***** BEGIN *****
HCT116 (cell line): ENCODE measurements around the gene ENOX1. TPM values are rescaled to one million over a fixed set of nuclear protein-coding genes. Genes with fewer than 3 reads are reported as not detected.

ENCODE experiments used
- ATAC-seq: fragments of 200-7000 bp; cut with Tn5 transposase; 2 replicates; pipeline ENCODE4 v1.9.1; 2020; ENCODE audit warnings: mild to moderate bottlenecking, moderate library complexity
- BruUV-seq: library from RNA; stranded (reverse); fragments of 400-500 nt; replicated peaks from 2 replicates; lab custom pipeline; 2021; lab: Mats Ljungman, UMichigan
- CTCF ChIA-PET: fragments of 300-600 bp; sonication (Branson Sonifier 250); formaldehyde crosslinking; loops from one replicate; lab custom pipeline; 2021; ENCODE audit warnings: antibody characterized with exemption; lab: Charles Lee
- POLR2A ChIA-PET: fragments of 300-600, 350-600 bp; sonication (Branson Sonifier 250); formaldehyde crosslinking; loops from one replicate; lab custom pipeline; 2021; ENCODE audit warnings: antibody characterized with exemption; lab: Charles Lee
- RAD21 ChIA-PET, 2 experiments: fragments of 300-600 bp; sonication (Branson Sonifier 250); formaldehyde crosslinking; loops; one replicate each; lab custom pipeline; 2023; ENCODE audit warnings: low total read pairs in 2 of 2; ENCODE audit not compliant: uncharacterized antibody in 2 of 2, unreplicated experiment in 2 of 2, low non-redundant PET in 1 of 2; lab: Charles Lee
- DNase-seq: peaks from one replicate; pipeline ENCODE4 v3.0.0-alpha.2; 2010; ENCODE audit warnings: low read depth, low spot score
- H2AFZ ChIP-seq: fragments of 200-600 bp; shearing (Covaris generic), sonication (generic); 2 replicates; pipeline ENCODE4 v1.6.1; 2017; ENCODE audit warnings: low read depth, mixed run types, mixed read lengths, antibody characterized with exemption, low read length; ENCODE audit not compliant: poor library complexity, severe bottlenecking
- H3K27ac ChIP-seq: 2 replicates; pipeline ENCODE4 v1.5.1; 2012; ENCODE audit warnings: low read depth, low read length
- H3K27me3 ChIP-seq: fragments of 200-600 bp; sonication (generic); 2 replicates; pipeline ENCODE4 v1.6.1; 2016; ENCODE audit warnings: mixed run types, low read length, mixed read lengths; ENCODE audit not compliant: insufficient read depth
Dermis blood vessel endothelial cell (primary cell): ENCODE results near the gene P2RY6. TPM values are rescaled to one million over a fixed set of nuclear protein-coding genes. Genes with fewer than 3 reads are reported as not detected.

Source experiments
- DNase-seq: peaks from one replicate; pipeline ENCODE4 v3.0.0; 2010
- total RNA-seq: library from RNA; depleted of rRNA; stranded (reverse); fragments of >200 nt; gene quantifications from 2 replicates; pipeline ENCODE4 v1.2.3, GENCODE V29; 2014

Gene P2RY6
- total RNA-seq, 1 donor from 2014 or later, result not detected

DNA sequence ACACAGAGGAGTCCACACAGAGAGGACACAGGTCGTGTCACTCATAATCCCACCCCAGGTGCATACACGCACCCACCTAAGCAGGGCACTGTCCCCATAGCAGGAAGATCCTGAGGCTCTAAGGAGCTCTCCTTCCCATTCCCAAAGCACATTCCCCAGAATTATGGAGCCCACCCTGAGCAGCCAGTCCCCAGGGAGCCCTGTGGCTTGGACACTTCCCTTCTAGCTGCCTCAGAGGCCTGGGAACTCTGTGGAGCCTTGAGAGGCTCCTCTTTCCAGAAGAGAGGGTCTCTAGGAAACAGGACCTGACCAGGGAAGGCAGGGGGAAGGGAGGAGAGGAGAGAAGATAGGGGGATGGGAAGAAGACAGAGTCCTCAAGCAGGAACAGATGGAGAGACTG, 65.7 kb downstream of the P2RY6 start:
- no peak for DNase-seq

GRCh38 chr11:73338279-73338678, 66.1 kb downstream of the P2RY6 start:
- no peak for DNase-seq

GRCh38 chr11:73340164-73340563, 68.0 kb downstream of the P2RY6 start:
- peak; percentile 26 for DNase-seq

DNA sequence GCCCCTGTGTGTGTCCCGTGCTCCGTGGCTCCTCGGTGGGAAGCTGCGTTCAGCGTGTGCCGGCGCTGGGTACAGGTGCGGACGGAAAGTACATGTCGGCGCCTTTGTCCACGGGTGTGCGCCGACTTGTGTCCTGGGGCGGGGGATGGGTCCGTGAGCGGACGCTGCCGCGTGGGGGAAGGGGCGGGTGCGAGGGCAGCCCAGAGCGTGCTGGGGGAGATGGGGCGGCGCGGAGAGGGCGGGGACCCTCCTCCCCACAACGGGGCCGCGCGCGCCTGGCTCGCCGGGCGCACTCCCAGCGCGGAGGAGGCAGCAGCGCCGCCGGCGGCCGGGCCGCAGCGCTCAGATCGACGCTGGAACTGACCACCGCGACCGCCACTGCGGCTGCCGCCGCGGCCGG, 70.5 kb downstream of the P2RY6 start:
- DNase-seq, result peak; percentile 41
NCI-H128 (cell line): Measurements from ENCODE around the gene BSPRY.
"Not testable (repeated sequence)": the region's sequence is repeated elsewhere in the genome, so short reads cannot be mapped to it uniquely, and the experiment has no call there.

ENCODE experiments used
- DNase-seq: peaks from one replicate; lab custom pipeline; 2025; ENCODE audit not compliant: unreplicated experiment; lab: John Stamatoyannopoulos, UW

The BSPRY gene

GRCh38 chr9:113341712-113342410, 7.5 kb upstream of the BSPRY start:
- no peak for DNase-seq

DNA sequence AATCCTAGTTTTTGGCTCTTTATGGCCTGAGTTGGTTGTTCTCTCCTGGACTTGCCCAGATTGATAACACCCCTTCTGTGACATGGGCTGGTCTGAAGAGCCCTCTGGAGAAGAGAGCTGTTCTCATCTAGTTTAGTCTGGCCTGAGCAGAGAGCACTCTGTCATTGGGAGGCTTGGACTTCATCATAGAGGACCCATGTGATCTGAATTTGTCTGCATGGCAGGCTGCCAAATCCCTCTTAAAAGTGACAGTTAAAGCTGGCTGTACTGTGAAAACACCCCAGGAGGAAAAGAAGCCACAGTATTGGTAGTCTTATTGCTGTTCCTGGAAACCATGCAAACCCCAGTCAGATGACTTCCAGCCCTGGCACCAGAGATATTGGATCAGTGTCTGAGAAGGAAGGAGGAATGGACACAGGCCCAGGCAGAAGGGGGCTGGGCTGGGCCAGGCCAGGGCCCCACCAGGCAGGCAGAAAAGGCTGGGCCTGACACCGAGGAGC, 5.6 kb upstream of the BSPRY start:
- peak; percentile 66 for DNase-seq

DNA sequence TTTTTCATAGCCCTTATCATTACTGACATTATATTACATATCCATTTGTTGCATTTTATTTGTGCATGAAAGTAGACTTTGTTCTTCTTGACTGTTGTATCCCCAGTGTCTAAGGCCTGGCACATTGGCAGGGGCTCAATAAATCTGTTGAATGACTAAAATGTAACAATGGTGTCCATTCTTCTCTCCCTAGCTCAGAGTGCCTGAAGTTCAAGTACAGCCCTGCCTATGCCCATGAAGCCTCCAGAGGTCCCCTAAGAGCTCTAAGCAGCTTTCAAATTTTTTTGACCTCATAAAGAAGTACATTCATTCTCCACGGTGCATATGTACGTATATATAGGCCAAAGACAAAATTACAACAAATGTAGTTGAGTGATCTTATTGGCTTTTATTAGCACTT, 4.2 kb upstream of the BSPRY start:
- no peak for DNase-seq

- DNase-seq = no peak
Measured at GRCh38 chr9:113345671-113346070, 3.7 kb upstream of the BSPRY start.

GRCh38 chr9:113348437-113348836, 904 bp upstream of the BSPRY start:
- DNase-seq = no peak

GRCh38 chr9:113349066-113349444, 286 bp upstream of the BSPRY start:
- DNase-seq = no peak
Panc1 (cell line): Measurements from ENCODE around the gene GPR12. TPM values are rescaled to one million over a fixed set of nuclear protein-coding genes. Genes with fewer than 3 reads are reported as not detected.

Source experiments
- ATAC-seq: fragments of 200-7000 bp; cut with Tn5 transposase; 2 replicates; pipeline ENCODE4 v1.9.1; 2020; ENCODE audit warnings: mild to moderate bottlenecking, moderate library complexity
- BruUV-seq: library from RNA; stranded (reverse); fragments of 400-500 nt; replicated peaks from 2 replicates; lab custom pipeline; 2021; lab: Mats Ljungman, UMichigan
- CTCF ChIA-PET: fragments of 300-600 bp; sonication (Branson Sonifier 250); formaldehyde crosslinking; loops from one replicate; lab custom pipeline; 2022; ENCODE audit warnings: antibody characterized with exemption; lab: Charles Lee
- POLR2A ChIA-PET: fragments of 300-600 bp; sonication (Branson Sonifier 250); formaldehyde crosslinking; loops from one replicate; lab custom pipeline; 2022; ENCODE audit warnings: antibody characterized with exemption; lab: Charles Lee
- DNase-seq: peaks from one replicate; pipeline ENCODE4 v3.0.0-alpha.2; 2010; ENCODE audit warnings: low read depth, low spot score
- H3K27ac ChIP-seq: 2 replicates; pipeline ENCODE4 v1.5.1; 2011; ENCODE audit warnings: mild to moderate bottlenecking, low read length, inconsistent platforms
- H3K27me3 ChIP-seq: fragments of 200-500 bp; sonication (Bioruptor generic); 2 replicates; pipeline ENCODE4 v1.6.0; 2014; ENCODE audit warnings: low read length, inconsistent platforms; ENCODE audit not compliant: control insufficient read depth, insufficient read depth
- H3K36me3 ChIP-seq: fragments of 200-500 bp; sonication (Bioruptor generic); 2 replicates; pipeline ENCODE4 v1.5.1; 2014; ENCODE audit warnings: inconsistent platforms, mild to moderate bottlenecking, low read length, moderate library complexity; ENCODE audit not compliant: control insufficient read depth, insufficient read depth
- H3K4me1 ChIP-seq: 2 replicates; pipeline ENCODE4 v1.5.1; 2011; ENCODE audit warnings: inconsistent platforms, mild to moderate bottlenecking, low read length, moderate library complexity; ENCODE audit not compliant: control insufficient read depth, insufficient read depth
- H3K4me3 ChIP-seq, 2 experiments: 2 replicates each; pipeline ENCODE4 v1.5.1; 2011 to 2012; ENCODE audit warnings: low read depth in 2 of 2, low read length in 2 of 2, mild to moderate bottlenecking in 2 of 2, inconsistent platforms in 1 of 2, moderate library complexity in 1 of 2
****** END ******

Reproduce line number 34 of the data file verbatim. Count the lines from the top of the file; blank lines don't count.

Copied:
- peak; percentile 66 for DNase-seq